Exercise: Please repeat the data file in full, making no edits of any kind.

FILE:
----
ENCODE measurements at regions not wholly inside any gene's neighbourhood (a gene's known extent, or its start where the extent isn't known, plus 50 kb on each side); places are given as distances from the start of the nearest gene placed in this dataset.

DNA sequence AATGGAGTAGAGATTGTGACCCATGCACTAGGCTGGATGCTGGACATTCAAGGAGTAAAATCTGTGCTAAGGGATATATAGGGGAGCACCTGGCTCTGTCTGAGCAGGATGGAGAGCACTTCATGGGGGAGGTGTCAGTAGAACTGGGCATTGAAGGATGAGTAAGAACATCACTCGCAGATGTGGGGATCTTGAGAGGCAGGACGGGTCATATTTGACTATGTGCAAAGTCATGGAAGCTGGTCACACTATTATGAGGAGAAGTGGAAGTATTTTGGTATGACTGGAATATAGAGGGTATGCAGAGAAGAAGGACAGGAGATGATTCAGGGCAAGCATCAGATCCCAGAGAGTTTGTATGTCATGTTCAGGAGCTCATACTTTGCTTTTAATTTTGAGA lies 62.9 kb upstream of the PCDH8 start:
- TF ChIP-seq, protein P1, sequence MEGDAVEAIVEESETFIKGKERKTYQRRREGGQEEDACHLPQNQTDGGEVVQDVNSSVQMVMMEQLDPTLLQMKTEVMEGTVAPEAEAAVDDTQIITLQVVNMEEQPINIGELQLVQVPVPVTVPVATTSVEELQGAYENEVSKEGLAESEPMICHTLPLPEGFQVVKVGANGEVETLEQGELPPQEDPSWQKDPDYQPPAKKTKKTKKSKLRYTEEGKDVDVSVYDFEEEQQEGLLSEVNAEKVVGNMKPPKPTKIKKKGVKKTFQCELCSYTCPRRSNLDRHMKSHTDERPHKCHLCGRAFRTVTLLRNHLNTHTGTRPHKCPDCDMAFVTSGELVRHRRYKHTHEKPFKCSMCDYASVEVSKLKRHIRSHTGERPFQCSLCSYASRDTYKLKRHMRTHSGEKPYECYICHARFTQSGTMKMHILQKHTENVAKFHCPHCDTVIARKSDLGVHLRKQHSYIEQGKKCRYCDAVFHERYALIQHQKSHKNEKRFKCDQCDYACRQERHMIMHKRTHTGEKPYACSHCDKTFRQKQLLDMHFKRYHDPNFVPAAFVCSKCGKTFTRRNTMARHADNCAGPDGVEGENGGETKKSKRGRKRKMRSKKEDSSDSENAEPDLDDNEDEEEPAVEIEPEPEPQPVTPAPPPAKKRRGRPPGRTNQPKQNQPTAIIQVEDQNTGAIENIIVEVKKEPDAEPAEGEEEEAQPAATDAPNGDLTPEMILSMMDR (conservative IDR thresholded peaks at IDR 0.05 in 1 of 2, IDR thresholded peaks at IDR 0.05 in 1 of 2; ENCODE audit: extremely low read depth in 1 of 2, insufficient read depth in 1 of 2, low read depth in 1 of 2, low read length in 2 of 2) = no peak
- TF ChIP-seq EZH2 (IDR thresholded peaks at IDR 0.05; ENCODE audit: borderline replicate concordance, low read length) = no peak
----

ENCODE measurements at regions not wholly inside any gene's neighbourhood (a gene's known extent, or its start where the extent isn't known, plus 50 kb on each side); places are given as distances from the start of the nearest gene placed in this dataset.

DNA sequence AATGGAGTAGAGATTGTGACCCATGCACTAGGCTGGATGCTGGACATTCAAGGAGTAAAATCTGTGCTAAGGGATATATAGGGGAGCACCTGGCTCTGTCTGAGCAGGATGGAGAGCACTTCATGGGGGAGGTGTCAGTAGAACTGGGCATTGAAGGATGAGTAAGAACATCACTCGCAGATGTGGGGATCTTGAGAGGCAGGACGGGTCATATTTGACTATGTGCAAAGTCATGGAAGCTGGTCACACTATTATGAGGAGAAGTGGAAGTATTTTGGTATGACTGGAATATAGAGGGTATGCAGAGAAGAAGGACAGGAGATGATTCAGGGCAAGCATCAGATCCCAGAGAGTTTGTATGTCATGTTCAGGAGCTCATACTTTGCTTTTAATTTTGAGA lies 62.9 kb upstream of the PCDH8 start:
- TF ChIP-seq, protein P1, sequence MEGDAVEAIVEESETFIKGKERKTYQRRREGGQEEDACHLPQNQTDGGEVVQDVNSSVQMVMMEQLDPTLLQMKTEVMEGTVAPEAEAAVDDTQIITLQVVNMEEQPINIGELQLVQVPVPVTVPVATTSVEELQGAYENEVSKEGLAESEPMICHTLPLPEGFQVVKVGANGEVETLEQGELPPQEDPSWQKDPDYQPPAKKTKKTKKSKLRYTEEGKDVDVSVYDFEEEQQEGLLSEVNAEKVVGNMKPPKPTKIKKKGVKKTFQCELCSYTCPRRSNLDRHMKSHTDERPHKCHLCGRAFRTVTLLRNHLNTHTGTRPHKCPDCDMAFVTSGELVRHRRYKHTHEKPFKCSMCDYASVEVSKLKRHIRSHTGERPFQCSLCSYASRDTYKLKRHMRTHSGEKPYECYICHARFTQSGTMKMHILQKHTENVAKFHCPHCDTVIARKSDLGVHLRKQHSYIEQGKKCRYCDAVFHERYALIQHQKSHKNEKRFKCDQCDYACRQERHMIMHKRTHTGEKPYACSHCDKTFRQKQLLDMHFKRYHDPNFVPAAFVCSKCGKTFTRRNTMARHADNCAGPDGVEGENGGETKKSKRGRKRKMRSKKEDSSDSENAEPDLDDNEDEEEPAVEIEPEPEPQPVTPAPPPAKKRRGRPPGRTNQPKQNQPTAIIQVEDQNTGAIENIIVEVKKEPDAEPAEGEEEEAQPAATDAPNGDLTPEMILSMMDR (conservative IDR thresholded peaks at IDR 0.05 in 1 of 2, IDR thresholded peaks at IDR 0.05 in 1 of 2; ENCODE audit: extremely low read depth in 1 of 2, insufficient read depth in 1 of 2, low read depth in 1 of 2, low read length in 2 of 2) = no peak
- TF ChIP-seq EZH2 (IDR thresholded peaks at IDR 0.05; ENCODE audit: borderline replicate concordance, low read length) = no peak